During my halcyon, month-long sojourn, I found my way to the southern part of France, near the Riviera.  This region is long known for its relaxed way of life.  The air is hotter there, both dry and tropical in temperature.    Viniculture reflects the ambient temperatures and the terroir (taste of the place) from the growing medium.  This makes for wines that speak clearly of hot winds that seem to suck all the moisture out of your body.  Fortunately for the thirst-driven traveler, there are many choices for the adventurous palate.

Chateau Beaulieu Coteaux D'Aix-En-Provence Rose 2014 is a perfect introduction to the expressive wines from the South of France, sip by thirst quenching sip.  This wine in particular compliments the food that comes from the South of France.  It was specifically created to make you feel cooler inside when the outside air is over 100 degrees, the wind is blowing forty knots and the air is dry, dry, dry....

The rose wines of this region are defined by the cuisine of the place and no other dish says Aix more than the classic Salade Nicoise.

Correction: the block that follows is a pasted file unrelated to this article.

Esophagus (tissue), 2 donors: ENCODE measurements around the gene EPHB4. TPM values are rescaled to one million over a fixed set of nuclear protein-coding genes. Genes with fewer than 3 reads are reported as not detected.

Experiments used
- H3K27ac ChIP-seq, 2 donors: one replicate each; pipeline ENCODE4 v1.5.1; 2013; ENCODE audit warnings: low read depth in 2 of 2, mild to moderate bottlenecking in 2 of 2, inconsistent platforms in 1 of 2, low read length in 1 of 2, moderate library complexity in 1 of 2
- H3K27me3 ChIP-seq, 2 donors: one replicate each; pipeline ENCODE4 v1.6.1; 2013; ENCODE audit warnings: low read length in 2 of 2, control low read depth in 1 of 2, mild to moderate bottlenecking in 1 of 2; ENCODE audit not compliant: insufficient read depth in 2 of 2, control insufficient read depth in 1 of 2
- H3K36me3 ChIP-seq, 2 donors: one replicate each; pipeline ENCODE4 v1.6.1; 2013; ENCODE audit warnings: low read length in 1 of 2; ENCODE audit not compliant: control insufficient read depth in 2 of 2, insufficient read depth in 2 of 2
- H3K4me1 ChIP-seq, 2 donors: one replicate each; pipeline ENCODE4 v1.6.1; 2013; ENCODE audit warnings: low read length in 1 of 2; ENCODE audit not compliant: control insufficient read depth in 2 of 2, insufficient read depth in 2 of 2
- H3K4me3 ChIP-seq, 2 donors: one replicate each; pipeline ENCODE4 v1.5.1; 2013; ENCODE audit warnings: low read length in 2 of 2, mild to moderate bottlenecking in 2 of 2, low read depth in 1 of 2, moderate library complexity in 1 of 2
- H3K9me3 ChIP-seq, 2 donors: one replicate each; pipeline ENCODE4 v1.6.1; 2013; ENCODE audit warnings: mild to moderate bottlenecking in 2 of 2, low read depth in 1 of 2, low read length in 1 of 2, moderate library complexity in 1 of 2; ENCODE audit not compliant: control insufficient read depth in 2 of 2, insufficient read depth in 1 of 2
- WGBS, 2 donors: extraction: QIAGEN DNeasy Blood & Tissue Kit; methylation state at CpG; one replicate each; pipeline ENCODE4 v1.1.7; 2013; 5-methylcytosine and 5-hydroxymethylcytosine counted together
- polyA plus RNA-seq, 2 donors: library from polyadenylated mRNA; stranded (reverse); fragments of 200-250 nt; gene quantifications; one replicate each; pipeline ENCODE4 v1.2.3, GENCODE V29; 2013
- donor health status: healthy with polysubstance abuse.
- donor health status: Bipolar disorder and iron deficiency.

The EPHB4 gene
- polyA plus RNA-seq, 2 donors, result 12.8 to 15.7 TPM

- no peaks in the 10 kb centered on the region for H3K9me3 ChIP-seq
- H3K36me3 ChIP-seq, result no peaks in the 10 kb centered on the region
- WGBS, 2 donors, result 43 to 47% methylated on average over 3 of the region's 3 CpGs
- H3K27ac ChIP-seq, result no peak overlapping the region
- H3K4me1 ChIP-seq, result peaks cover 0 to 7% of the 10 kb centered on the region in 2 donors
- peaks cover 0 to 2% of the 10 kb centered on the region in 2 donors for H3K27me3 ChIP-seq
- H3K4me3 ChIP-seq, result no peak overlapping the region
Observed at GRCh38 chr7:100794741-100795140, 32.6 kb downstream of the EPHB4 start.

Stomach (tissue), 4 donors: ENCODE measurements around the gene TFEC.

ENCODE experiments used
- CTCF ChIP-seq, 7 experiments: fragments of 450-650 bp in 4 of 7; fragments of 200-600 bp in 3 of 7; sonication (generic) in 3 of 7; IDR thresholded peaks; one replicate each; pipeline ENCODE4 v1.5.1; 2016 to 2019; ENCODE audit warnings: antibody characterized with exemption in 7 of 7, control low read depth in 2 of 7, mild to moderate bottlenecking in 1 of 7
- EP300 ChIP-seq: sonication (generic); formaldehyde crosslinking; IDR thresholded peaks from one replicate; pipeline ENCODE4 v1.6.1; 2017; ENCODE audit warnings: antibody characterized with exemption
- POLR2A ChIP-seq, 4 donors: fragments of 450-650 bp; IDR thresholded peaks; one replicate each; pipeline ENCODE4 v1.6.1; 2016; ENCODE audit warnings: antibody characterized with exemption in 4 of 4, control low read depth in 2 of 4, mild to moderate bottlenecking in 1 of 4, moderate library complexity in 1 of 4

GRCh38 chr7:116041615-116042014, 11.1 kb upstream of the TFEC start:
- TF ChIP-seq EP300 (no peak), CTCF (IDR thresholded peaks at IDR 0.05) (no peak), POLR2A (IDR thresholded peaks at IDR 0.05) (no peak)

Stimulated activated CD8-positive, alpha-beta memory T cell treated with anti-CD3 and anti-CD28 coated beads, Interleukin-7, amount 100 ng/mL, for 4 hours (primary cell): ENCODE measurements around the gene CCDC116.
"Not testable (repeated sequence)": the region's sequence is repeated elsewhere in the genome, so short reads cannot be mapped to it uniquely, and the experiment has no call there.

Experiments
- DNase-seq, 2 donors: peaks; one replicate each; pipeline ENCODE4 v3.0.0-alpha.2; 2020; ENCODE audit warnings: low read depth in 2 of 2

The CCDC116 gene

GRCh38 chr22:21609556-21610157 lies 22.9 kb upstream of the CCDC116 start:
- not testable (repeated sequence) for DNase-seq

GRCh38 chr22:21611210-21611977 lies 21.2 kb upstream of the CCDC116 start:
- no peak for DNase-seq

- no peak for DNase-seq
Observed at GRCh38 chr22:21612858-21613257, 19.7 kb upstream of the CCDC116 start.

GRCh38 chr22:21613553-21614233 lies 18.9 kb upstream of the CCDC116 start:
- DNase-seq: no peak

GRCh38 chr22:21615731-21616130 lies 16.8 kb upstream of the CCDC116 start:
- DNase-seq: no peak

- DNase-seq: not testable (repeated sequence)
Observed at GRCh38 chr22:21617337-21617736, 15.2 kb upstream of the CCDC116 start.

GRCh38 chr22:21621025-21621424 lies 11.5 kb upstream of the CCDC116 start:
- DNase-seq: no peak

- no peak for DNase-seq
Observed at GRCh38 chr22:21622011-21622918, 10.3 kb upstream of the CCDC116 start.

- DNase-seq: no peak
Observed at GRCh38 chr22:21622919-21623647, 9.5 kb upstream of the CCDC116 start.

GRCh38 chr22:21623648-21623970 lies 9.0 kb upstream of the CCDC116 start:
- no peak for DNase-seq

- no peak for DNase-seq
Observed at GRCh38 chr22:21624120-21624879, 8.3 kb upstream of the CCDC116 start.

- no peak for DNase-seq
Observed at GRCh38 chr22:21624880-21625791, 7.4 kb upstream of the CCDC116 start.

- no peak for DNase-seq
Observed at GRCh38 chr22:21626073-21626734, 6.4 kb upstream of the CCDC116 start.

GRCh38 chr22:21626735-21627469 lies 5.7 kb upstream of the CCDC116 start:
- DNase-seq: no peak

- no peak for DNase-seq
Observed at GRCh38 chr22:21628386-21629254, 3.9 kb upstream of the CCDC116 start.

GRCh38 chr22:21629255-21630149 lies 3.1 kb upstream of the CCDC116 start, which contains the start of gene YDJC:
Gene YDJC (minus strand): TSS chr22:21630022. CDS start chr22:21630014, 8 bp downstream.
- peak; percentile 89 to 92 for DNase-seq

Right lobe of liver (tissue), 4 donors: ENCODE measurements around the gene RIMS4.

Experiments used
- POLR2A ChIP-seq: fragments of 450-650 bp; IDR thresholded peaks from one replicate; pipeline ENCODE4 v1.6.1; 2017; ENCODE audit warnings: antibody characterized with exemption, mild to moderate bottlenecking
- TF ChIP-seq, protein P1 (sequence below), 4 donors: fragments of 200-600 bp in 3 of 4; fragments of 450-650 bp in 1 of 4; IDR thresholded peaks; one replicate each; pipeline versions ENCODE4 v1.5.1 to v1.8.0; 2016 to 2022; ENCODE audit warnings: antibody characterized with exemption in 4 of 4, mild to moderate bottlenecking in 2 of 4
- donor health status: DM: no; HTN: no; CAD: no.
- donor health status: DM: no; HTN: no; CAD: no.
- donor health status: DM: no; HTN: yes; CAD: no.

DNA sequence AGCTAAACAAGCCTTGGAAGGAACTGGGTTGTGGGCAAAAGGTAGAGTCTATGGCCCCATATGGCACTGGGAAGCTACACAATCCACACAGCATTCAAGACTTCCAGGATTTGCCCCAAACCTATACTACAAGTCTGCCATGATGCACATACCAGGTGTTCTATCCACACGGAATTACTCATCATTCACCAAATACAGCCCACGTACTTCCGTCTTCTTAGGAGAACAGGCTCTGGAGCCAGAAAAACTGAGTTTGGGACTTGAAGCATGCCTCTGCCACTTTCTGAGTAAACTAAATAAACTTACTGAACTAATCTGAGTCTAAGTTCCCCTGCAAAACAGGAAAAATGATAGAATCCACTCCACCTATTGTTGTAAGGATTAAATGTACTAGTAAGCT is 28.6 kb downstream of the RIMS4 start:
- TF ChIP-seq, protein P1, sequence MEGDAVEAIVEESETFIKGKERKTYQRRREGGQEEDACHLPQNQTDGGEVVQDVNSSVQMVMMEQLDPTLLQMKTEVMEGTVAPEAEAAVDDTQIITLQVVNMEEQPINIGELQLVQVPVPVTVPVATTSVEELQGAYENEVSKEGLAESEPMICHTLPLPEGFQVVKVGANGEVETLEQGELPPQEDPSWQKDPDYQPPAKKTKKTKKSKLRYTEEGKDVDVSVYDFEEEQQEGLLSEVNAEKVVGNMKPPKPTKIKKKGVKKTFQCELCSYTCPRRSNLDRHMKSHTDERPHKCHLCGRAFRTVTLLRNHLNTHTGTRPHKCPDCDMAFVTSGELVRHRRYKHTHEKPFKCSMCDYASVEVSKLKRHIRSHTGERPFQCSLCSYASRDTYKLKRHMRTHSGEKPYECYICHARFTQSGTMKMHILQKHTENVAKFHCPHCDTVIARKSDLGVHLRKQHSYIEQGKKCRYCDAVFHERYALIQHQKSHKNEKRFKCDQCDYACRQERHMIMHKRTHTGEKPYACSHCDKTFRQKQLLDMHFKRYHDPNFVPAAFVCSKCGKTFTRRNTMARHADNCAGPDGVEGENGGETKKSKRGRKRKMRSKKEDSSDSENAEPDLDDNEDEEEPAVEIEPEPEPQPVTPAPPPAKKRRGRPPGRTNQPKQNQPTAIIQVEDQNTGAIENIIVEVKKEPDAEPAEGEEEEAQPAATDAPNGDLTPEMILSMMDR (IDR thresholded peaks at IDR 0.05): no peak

This singular experience is the framework for wines that say crisp, aromatic and refreshing.  Rose wine like the brilliantly made Chateau Beaulieu, speaks the language of the Garrigue. Garrigue is quite simply the sum of the parts- of the flavors found in herbs that live in the scrub brush. 

This flavor of Garrigue defines the rose wines of Provence. 

When I got off the TGV train from Paris to Nice, the first thing I wanted to do was find a café where hopefully I could get a perfectly delicious glass of the local wine and a Salade Nicoise.  The Salade Nicoise is the quintessential experience of Aix en Provence.  The historic square is surrounded by cheerfully adorned tables, each turning out perfectly delicious versions of the classic salad comprised of butter lettuces, green beans, olives (cured in oil), tuna (cured in oil-NEVER water), ripe tomatoes (or substitute roasted tomatoes should yours resemble the color of khaki pants)…  There should be anchovies in there along with capers and freshly torn parsley.   Your vinaigrette should be made with finely minced shallots along with tarragon vinegar  (or Champagne Vinegar if you wish) and smashed garlic.  There are also boiling potatoes in there along with perfectly (would they be anything else but?) hard-boiled eggs.